Two exceptions to Dataplane's default category ordering are when the domain categories represent the JIRA Priority or Status fields. A domain showing Priority always orders the results from high to low JIRA priority, and a domain showing Status is always sorted based on the creation order or admin-defined order of JIRA Status field values.
order keyword with one or more categories selected by a
categoryRegex command, you can modify the default order for any domain category.
In the following example, instead of ordering domain categories by default using the magnitude of the numeric result, issue types "Epic" and "Story" are moved to the top of the chart by explicitly specifying sort order:
Which yields the following customized chart:
Some helpful tips on how to use category ordering to get the results you want:
- Custom order values can be either positive or negative. Negative numbers float the category to the top (or left) of the chart. Positive numbers sink the category to the bottom (or right).
- Any categories you haven't explicitly given a custom order to use
order 0by default. Categories with negative custom order values will be above (or left of) them, and categories with positive values below (or right of) them.
orderkeyword is what assigns category order—not the order in which the categories are referenced in your Customizer Script.
Using these tips, you can get the same results as in the above customization—bumping "Epic" and "Story" to the top of the chart—with the following simplified Customizer Script:
Here's a slightly different way of specifying the customized ordering that yields identical results:
Customizing Data Series
A series in Dataplane corresponds to an individual line, bar or pie segment within the plotted chart.
To customize a single data series, you may identify it explicitly by providing each individual segment name that makes up the series. To provide a customization that will apply to multiple series, wildcards can be used in the list of series segments in order to match multiple data series.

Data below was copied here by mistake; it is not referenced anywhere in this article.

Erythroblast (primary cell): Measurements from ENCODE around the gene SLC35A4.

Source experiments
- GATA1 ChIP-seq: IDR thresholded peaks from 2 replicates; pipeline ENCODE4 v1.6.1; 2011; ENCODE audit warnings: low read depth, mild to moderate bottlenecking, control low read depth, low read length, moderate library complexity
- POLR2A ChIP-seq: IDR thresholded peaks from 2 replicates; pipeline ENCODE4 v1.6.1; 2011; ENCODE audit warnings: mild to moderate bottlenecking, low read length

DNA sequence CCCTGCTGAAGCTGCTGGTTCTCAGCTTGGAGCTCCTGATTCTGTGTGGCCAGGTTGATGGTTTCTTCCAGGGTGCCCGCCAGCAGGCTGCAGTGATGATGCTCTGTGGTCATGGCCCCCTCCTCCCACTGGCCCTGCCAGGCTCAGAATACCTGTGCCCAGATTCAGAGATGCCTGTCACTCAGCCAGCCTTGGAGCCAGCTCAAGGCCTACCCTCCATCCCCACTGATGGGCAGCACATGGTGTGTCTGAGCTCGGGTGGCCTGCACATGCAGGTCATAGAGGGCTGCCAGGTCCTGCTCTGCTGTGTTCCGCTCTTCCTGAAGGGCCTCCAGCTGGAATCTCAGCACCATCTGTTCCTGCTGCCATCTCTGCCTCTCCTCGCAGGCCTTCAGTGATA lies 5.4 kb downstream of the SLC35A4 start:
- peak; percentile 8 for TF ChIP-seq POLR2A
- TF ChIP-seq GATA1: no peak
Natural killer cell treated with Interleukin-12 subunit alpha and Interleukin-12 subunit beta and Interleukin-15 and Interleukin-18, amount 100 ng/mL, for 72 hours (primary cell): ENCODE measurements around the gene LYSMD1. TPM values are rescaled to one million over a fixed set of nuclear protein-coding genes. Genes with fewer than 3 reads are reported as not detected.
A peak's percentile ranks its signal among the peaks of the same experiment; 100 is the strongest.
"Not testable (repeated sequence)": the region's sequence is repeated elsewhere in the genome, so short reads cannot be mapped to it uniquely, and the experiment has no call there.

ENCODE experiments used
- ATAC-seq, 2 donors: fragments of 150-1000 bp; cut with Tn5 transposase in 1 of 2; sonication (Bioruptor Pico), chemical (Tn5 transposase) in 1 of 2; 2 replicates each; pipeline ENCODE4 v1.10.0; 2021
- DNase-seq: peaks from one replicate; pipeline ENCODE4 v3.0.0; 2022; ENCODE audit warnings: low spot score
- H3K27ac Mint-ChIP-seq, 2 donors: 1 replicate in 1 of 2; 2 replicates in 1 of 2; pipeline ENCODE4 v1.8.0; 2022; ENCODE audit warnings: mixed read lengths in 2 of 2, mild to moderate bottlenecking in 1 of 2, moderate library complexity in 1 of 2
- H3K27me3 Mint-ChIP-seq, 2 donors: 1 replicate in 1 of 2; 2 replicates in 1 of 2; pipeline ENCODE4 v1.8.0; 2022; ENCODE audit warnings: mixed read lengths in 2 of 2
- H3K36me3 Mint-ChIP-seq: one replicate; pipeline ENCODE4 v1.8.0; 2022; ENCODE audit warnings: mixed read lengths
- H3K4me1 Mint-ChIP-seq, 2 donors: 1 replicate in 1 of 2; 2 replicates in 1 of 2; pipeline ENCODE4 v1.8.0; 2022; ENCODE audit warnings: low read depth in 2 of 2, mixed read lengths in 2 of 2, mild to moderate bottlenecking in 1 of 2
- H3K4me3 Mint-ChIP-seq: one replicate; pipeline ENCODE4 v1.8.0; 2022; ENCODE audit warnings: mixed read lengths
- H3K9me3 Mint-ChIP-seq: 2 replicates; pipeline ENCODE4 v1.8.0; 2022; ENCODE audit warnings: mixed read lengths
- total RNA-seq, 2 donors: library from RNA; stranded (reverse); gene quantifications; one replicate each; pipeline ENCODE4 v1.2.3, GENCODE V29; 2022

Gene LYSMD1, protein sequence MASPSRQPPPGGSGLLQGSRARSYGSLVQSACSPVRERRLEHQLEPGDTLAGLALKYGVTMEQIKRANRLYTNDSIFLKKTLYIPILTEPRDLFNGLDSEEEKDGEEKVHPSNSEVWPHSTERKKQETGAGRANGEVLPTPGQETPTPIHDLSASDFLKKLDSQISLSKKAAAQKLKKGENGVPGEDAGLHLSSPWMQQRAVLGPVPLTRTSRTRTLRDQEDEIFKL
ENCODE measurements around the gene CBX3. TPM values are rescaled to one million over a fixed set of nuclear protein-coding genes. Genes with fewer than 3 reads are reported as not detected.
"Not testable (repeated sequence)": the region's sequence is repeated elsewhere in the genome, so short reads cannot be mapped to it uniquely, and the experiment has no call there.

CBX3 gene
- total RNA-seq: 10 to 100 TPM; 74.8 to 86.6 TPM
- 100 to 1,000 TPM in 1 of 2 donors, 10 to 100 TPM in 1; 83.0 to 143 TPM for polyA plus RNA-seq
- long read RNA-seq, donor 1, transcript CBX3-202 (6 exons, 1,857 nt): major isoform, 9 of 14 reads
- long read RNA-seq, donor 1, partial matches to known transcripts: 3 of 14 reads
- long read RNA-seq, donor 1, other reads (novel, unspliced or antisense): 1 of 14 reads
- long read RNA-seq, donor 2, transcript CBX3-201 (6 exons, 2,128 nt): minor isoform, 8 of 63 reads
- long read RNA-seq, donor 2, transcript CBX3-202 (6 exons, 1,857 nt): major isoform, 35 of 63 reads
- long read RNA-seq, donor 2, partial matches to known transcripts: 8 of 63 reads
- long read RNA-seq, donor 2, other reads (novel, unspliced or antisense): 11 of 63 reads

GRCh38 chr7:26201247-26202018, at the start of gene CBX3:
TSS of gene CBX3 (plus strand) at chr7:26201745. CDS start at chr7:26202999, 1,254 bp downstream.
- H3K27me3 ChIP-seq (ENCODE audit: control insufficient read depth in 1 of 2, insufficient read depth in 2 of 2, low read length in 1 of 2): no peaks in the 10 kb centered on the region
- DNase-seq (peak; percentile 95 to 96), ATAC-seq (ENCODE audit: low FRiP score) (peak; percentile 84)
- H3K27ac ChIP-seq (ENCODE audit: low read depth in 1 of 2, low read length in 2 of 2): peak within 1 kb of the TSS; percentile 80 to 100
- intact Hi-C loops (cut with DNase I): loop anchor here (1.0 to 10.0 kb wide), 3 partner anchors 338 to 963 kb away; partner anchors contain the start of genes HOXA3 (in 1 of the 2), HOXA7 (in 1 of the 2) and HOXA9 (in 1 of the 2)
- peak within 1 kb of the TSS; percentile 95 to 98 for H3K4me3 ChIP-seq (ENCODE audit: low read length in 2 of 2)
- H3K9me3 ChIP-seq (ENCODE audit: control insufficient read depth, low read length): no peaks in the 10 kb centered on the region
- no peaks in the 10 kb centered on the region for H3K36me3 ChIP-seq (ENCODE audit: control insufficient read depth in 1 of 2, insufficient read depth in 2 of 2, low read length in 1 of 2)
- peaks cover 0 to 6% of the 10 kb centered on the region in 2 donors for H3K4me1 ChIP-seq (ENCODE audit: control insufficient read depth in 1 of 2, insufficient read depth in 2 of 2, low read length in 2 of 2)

Selecting Series Directly
In general, the segments of a series consist of all of the Segment By options selected by the user in the report configuration page.
In the simplest case, in which a report is segmented by one specific field (such as Priority), series can be selected by specifying the series name directly.
For example, if possible priorities for an issue were P1 and P2, the following customizer script would adjust the color of P1 to be red and the color of P2 to be green:
As a more complex example, suppose you run a report which uses Segment By selections of both Priority and Issue Type. If the valid priorities were P1 and P2, and if the valid issue types were Bug and Feature Request, the possible set of generated series would be as shown in the table below. The combined series name ("Series Name" in the table below) is also what Dataplane displays on the report legend:
|Series Segment 1|
|Series Segment 2|
|P1||Bug||P1 / Bug|
|P2 / Bug|
|P1||Feature Request||P1 / Feature Request|
|P2||Feature Request||P2 / Feature Request|
In order to select a specific series in this case, the customizer script should include the word series followed by a list of quoted segment names, each separated by commas and all enclosed in parenthesis.